Google is advancing the trend of social conversations in business documents. On Wednesday, the search giant announced it is updating the comments feature in Google Docs to integrate with e-mail and better support for collaborative discussions.
The new feature, which will apply only to newly created documents, offers structured discussions, a unified discussion stream, time stamps, profile pictures, @mentions, e-mail notifications, and discussion resolution.
'Shorter' Feedback Cycle
Commenting already existed in Docs, but the improvements turn it into more of a collaborative tool. Each comment now has a time stamp and a profile picture, and, if the comment stream gets too big, comments can be resolved instead of deleted. This means they are removed from the visible document and can be viewed or reopened later by clicking the discussions button at the top of a document.
With @mentions, a new person can be added to the discussion by writing @ in front of a person's e-mail address. The e-mail sent to that person includes the text in the comment box, as well as a link to open the document. The e-mail recipient can then go to the document and comment, or simply reply to the e-mail. If an e-mail reply is sent, it shows up immediately in the comment box.
If you're getting too many e-mails from discussions about a document, the notifications can be turned off, either in a given comment thread or for the entire document.
In announcing the new commenting on the Google Docs blog, software engineer Nick Cooper wrote that Google has been testing the features inside Google for several months and has "seen it make the feedback cycle shorter and get more people involved."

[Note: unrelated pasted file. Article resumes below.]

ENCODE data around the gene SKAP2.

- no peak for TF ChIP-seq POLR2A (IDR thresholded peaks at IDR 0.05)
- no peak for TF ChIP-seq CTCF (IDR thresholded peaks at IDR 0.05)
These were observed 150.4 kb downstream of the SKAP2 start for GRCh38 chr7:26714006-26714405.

The new commenting features will be added to Google Docs in the next few days, beginning with personal Google accounts and users who are signed up for the Rapid Release track.
Making Apps Conversational
Brad Shimmin, an analyst with industry research firm Current Analysis, compared Google's addition of social commenting in business documents to .com's launch of its Facebook-like application, Chatter. He said Google "didn't have to invent an application," but simply needed to enable its existing applications to be more conversational.
Google's biggest attempt at collaboration was Wave, which has since been abandoned. After Wave, Shimmin said, it's interesting to see how Google is implementing group interaction for business applications, which is a rapidly growing area.
Earlier this month, as just one of many examples, SAP AG showed a new package to compete with Salesforce.com, particularly Chatter, called SAP Sales OnDemand. The approach, the company said, is that salespeople can interact with each other through SAP Sales OnDemand, which it described as the first in a line of new "people-centric" solutions it will be releasing.
Also this month, Salesforce.com announced Service Cloud 3, which it positioned as "customer service for the social era."